Jim Lindsay, sub-region representative for KAIROS Grey-Bruce, Wellington and Dufferin County, says the Indigenous Blanket Exercise held at St. Mark’s Church in Orangeville on Sunday afternoon was very successful – drawing a capacity crowd of about 70 participants.
Centred on the theme of reconciliation and right relations with Indigenous people, the event was sponsored by the Headwaters Indigenous Awareness Group of Orangeville and Dufferin KAIROS.
Dr. Daisy Radigan of Georgetown was the leader and facilitator, with Alton-based town crier Andrew Welch, as the narrator and Mi’kmaq musician and educator Cathy Elliott drumming and singing a song about “being together.
“Following the exercise many people responded with feelings of shame and sadness,” Mr. Lindsay told the Citizen, “questioning why these events had happened and why they had not known.”
KAIROS teamed up with the Headwaters Indigenous Awareness Group and three local churches – St. Mark’s, Westminster United and Tweedsmuir Presbyterian – to sponsor the Blanket Exercise with the aim of helping the Truth and Reconciliation Commission process to move forward.
“We put the blankets on the ground and that acted as Canada,” said 14-year-old Kayla Cruikshank of Shelburne, who attended the event. “Slowly, the blankets shrunk and the actors died as a result of the Europeans. I found the exercise very educational. My grandma, Ruth Cruikshank, helped with the meal which was Three Sisters Soup, Corn Chowder and Bean Soup as well as Bannock.”
Participants at the event read from scripts as the voices of First Nations people, describing their way of life and events that affected and destroyed that existence; most prominently the arrival of Europeans, treaties, land appropriation and forced assimilation. As their history unfolded, blankets representing their once-vast tribal nations were scattered and many disappeared.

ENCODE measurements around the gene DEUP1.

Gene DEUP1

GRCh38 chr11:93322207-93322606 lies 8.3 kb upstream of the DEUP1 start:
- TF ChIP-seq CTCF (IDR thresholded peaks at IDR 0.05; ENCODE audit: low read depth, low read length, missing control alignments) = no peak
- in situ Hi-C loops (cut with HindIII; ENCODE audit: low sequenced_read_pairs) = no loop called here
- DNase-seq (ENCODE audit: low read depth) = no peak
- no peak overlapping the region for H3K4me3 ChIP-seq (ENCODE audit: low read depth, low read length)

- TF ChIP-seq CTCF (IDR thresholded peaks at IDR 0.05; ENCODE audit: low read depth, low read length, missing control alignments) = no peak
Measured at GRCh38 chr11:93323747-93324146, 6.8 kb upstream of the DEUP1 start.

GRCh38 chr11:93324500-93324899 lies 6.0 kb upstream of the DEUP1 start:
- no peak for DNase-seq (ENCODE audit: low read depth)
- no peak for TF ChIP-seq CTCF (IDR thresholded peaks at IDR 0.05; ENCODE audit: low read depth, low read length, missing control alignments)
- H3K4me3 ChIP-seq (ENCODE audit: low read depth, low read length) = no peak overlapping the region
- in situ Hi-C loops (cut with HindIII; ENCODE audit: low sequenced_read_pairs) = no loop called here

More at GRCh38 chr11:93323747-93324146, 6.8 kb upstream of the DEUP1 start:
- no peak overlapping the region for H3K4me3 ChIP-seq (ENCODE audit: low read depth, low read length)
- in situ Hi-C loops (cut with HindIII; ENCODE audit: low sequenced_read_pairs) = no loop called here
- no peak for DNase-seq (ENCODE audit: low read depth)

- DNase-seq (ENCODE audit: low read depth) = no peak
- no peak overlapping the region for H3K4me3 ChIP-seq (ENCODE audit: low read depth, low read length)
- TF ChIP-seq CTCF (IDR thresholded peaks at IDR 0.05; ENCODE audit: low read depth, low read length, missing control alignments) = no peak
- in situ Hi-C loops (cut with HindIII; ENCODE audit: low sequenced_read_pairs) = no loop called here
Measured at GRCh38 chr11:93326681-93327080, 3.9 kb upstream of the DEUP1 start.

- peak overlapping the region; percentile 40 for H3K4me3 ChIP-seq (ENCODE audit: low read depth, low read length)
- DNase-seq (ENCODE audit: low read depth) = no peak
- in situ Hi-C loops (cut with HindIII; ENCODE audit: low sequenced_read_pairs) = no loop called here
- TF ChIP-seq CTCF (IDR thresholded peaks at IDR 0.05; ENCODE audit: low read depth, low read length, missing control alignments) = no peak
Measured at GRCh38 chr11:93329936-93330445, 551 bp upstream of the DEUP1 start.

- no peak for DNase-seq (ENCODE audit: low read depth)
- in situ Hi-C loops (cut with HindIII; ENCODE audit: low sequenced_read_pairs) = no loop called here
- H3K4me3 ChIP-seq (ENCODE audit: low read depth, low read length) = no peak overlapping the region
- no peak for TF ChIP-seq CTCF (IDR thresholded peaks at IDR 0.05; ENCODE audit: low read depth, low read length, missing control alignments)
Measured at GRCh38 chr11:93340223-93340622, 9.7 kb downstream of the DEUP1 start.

An important recommendation coming out of the Truth and Reconciliation Commission report last year called for a new and accurate school curriculum teaching the indigenous experience and their contributions to Canada. The Blanket Exercise initiative is now being used to shed light on a very dark side of Canadian history inside Ontario classrooms.
“My thoughts about the blanket exercise are that it was a very unique and creative way to demonstrate what happened to the First Nations when the Europeans came to Canada,” said 13-year-old Sarah Bannon, a grade eight student at Glenbrook Elementary who attended the event on Sunday. “The exercise had audience participation, music, and time to share your feelings. It was a great learning opportunity for people of all ages and I am thankful that I went.”
Mr. Lindsay says the event is “in keeping with KAIROS’ strategic plan for 2016-2020. We are trying to encourage reconciliation, which means a change in attitude, increased education and a change in our relationship with indigenous peoples.”
Originally published in the Orangeville Citizen on January 26, 2017.